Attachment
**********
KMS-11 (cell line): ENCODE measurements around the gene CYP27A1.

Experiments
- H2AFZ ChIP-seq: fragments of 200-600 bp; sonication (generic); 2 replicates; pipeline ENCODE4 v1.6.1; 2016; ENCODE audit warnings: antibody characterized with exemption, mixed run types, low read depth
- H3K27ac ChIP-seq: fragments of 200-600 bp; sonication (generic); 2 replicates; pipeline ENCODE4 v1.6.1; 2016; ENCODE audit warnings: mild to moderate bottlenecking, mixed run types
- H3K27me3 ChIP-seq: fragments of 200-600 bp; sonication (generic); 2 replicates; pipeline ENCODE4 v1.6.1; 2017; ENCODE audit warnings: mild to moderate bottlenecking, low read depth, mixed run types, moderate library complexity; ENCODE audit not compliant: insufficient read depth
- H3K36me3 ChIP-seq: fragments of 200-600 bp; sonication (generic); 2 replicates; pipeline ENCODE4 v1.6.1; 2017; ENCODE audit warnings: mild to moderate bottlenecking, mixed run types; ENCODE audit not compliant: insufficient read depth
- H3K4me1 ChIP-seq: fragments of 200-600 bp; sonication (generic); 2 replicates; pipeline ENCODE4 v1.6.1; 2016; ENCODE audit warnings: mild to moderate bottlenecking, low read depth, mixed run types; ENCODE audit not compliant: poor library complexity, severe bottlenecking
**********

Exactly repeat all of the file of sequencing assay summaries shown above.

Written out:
KMS-11 (cell line): ENCODE measurements around the gene CYP27A1.

Experiments
- H2AFZ ChIP-seq: fragments of 200-600 bp; sonication (generic); 2 replicates; pipeline ENCODE4 v1.6.1; 2016; ENCODE audit warnings: antibody characterized with exemption, mixed run types, low read depth
- H3K27ac ChIP-seq: fragments of 200-600 bp; sonication (generic); 2 replicates; pipeline ENCODE4 v1.6.1; 2016; ENCODE audit warnings: mild to moderate bottlenecking, mixed run types
- H3K27me3 ChIP-seq: fragments of 200-600 bp; sonication (generic); 2 replicates; pipeline ENCODE4 v1.6.1; 2017; ENCODE audit warnings: mild to moderate bottlenecking, low read depth, mixed run types, moderate library complexity; ENCODE audit not compliant: insufficient read depth
- H3K36me3 ChIP-seq: fragments of 200-600 bp; sonication (generic); 2 replicates; pipeline ENCODE4 v1.6.1; 2017; ENCODE audit warnings: mild to moderate bottlenecking, mixed run types; ENCODE audit not compliant: insufficient read depth
- H3K4me1 ChIP-seq: fragments of 200-600 bp; sonication (generic); 2 replicates; pipeline ENCODE4 v1.6.1; 2016; ENCODE audit warnings: mild to moderate bottlenecking, low read depth, mixed run types; ENCODE audit not compliant: poor library complexity, severe bottlenecking